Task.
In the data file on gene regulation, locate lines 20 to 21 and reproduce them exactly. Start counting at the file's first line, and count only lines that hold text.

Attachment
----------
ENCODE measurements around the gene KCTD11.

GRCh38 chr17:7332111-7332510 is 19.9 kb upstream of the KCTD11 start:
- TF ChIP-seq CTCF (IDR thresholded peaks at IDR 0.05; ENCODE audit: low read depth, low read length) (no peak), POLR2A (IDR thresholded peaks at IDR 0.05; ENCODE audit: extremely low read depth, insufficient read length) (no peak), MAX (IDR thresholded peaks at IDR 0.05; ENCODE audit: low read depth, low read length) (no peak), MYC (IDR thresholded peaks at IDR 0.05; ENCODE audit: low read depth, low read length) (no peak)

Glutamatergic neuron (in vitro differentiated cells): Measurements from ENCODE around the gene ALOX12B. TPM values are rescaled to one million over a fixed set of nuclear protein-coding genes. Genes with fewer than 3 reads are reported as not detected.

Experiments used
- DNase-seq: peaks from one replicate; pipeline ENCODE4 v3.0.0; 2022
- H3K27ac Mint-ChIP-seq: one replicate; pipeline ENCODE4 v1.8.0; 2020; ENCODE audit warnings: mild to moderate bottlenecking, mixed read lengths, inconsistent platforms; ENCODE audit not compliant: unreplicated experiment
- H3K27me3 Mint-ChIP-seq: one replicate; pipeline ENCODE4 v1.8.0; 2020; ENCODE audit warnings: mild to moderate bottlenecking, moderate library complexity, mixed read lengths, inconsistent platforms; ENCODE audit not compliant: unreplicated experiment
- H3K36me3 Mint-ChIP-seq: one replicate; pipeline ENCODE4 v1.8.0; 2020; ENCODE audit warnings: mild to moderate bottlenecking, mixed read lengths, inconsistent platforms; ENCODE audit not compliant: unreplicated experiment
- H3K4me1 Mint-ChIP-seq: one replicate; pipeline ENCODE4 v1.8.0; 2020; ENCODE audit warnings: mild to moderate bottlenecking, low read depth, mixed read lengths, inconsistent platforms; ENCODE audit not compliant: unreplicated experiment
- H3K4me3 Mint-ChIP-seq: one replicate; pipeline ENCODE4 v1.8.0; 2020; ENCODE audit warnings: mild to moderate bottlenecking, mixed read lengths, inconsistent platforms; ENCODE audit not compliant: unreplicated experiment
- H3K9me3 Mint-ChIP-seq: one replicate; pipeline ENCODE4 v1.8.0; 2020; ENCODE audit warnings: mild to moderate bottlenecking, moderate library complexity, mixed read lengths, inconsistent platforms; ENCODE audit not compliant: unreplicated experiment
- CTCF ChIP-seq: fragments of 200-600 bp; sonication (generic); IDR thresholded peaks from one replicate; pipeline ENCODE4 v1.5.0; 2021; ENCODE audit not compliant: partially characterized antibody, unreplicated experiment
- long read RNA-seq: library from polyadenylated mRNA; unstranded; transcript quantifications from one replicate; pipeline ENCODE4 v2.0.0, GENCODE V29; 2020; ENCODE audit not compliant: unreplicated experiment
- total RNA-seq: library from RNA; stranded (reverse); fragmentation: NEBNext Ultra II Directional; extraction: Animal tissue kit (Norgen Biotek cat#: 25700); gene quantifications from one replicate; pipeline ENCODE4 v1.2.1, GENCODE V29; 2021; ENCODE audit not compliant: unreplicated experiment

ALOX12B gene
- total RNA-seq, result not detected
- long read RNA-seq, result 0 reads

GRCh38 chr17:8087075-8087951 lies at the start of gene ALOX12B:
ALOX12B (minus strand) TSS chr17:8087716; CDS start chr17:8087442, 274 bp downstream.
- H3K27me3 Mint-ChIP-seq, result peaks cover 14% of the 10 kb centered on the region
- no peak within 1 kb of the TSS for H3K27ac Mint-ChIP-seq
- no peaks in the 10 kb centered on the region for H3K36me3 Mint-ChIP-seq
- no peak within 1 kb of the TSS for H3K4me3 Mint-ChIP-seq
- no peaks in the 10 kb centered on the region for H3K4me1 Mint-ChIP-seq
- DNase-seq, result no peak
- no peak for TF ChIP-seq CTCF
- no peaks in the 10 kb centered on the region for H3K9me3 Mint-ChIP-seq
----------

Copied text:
ALOX12B (minus strand) TSS chr17:8087716; CDS start chr17:8087442, 274 bp downstream.
- H3K27me3 Mint-ChIP-seq, result peaks cover 14% of the 10 kb centered on the region